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Nothing Cut and Dried About
Collecting Cookie Cutters
by Bob Brooke
the season for baking cookies, not just for Christmas, but for all the
other holidays at this time of year. And, let’s face it, they’re comfort
food that not only warm a person’s tummy but also warm up the kitchen as
they’re baking. At the heart of many cookies, especially those delicious
sugar varieties, lies the cookie cutter.
The common perception of cookie cutters, strictly speaking, is that
they’re devices used to cut rolled dough into shapes before baking. But
that’s only the beginning of the story.
Cookie Cutter History
wooden cookie cutters go back thousands of years. The earliest cutters
for pastries and cookies, or "biscuits" as the English call them, were
imprinted designs on the surface of dough. English bakers used these
“imprint cutters,” first made in Italy, starting in the 15th century to
make gingerbread figures in the shape of celebrities like Queen
Elizabeth I or Lord Wellington. Outline cutters, made from a flat piece
of bent wood like pear, walnut, or beech, with a cutting edge and
handle, followed them.
in the 17th century, Dutch and German settler housewives in Pennsylvania
made large batches of cookies in a variety of shapes, including doves,
cockerels, human figures such as Belznickel, and the bald eagle for
cookie cutters became available toward the end of the 18th century.
American tinsmiths began making cookie cutters with a full plate on the
back of them while their European counterparts made theirs with just the
outline of the shape.
Tins produced early cookie cutters shaped like hearts, praying hands,
simple animals, and stars. They cut out the tine, shaped it, then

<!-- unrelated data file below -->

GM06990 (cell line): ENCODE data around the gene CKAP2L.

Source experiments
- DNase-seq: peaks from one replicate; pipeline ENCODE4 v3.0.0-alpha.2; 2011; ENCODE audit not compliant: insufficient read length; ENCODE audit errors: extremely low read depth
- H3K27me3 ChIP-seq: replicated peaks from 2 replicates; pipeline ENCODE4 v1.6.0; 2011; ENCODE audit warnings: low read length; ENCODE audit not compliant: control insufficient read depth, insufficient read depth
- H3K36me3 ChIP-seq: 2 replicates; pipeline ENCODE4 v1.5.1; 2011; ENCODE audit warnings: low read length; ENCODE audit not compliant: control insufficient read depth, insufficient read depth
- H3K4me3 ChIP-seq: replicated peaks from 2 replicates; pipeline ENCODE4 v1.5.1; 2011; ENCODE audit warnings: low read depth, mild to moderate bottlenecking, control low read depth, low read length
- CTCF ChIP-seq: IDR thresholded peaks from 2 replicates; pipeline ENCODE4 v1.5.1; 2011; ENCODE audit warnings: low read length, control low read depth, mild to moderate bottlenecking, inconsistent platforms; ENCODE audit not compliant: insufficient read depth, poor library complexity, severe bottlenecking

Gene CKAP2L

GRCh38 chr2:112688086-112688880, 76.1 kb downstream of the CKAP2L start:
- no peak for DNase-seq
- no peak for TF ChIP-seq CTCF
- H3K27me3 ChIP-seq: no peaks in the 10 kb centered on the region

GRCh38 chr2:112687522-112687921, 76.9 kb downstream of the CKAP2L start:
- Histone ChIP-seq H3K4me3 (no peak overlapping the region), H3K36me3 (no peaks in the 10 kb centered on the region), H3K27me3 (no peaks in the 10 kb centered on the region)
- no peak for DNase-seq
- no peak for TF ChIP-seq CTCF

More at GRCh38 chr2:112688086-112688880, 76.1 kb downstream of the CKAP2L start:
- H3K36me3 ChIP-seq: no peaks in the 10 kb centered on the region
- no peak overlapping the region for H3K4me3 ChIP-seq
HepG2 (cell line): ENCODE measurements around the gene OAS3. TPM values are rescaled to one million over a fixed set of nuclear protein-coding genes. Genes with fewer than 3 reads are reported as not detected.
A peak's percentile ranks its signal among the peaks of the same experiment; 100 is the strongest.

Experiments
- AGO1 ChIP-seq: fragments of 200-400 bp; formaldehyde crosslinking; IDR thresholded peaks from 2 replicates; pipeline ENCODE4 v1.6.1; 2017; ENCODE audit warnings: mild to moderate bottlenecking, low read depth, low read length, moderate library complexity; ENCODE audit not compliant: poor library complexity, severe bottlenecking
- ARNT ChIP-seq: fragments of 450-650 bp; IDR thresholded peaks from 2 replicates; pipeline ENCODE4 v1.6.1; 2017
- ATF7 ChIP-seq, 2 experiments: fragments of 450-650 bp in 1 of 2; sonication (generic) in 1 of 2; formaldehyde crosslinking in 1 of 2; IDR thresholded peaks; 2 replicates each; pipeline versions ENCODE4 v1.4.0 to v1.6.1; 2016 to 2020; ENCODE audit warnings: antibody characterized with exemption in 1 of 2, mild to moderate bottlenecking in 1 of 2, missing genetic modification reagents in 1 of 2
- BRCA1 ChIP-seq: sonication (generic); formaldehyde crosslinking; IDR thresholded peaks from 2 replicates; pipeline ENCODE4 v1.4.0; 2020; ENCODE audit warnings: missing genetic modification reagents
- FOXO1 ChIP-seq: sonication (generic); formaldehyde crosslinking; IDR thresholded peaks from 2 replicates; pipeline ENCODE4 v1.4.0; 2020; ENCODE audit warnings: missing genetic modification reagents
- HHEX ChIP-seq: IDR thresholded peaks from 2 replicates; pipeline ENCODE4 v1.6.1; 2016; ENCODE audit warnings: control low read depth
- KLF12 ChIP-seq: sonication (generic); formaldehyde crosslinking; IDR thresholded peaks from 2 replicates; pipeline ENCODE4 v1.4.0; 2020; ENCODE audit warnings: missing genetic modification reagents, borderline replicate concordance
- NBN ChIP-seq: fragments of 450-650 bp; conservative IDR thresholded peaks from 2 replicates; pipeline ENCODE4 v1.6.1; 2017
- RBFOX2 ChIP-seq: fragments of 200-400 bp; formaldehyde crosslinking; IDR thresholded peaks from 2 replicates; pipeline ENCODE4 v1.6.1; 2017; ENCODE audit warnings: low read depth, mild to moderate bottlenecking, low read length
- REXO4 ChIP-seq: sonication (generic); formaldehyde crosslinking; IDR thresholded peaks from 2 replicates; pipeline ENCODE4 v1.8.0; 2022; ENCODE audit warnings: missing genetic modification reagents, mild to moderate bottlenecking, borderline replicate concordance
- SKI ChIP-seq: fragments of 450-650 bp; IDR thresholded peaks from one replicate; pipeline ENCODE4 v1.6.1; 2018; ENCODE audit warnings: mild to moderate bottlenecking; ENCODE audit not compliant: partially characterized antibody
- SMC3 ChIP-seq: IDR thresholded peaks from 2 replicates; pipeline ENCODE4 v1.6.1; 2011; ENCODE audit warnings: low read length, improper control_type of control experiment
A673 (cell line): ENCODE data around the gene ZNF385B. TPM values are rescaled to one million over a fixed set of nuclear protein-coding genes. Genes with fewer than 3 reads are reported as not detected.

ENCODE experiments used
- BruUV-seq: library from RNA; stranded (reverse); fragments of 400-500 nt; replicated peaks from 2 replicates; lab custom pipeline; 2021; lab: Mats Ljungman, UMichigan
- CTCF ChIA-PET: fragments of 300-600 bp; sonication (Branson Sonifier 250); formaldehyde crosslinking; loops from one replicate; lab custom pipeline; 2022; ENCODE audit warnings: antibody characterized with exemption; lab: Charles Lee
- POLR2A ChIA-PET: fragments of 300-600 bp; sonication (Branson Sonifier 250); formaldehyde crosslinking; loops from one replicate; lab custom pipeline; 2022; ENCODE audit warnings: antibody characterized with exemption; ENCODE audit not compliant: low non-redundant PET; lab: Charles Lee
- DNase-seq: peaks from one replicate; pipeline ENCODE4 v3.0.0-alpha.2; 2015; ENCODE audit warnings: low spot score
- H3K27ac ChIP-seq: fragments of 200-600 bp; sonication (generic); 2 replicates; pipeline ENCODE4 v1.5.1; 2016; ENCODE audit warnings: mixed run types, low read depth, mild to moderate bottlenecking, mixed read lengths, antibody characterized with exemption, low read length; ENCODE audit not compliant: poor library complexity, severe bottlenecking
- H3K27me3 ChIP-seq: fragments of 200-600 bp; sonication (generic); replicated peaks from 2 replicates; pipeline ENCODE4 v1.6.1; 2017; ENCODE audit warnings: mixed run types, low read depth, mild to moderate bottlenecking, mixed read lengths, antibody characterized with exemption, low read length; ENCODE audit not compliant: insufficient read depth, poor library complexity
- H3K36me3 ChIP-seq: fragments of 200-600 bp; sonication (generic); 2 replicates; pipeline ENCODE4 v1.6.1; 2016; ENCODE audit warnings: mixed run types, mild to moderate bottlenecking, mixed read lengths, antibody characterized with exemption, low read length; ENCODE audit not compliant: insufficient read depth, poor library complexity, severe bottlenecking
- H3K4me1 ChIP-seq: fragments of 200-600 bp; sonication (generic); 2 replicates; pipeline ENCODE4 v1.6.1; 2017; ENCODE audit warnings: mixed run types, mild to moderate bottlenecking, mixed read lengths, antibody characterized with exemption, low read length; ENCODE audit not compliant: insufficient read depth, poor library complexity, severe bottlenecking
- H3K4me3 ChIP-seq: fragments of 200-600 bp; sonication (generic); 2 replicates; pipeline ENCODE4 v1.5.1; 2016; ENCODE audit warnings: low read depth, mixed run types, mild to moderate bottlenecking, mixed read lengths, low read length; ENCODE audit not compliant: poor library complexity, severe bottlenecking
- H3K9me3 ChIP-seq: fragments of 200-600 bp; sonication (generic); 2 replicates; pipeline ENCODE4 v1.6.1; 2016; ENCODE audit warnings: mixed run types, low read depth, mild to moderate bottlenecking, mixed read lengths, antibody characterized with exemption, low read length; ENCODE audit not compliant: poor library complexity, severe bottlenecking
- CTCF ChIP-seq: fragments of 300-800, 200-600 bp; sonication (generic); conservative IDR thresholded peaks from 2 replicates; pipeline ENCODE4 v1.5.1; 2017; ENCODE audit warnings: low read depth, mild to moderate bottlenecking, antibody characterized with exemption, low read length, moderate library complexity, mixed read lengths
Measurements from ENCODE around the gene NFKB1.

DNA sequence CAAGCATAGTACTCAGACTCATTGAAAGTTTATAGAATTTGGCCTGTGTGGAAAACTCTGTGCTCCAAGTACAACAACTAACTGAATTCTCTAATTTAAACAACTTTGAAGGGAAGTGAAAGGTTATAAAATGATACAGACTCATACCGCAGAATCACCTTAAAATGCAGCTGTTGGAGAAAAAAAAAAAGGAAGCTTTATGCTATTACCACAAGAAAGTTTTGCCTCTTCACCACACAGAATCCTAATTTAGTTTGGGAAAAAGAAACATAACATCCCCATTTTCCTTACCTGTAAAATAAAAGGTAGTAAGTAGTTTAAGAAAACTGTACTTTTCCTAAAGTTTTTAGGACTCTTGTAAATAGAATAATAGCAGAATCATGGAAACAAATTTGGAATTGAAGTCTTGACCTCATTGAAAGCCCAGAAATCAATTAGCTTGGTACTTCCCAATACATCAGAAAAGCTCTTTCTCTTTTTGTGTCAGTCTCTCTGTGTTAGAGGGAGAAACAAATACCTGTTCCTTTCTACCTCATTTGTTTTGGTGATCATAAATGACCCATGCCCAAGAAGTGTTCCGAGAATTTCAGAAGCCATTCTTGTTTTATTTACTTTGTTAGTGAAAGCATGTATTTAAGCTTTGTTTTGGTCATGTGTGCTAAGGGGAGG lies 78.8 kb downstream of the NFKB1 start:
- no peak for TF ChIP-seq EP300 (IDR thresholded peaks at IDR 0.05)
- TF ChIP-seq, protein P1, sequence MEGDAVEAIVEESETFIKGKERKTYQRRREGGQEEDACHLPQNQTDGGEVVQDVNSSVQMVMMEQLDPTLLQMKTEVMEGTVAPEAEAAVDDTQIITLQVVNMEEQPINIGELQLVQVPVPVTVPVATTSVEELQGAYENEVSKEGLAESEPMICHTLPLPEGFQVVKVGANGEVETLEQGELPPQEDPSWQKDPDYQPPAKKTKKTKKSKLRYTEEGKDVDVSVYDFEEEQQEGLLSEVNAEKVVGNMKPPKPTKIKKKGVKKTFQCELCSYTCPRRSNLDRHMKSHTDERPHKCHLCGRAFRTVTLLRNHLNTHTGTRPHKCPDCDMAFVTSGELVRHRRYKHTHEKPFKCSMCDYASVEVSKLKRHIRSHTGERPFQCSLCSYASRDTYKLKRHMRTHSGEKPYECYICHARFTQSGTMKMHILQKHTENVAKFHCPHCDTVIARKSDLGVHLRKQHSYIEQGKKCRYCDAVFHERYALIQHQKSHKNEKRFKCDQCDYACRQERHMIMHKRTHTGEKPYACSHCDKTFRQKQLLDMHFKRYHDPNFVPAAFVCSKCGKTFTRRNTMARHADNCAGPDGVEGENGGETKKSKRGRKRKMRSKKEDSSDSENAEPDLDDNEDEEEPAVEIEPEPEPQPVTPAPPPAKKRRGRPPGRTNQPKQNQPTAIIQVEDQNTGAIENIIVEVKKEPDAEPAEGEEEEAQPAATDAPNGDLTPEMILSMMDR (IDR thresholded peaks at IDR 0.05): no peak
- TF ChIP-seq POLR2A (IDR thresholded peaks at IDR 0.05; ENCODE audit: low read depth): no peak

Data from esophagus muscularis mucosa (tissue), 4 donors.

soldered it onto the tin plate backing. Sometimes, they soldered handles
on to the plate. Because solder was costly in the 18th and early 19th
centuries, they typically used just little dabs of solder to hold the
tin together. As solder became less expensive, they used more of it. By
1830, cookie cutters had large welds.
traveled around the country providing tin goods for households. In the
process, they would use scrap tin from other projects to make a cookie
cutter. Each one was unique with slightly different shapes. After the
Civil War, manufacturers began producing cookie cutters with more
standard, more complicated designs. In the 1920s, aluminum became the
preferred material, making the cutters lighter in weight and shiny in
itinerant tinsmiths offered less expensive handmade tin cutters in
common shapes of people, animals, stars, spades, and hearts.
Old tin stands out from modern metals as it’s relatively heavy and thick
and usually darkened in color. These cutters make 3/4-inch to 1 1/8-inch
deep cuts. The back of these cutters were flat and may or may not have
had strap handles. Because tinsmiths tried to conserve every possible
inch of metal they could, older backs were more or less cut to the shape
of the cutting edge. These also have “air holes” or “push holes,” which
helped detach the cookie dough from the cutter.
first American manufactured cookie cutters appeared after the end of the
Civil War as a result of industries looking to adapt to a peacetime
economy. Manufacturers begau mass-producing metal cookie cutters, and by
the mid-20th century, they had begun to make them of plastic. Vintage
cookie cutters from the last century may have handles made of wood,
metal, or plastic. Aluminum cutters can date to 1900, but are far more
common from the 1930s. Metal cookie cutters with “bullet” handles are
especially sought after by collectors.
produced and sold cookie cutters in the shapes of the four suits of
playing cards as sandwich cutters—which have deeper edges than regular
cookie cutters—designed to add whimsy to a poker or bridge party. Some
of the more clever cookie cutters, like the “In-Genia Rotating Cutter”
from West Germany, made several different designs with one rotating
In England, Tala first offered its pastry-cutter sets in the early 1930s
in painted tins. These tins can be dated by their colors: In the 1930s,
they came in pastels, while the ones from the '50s came in vibrant
colors. Tala tins contain four cutters of varying sizes that fit within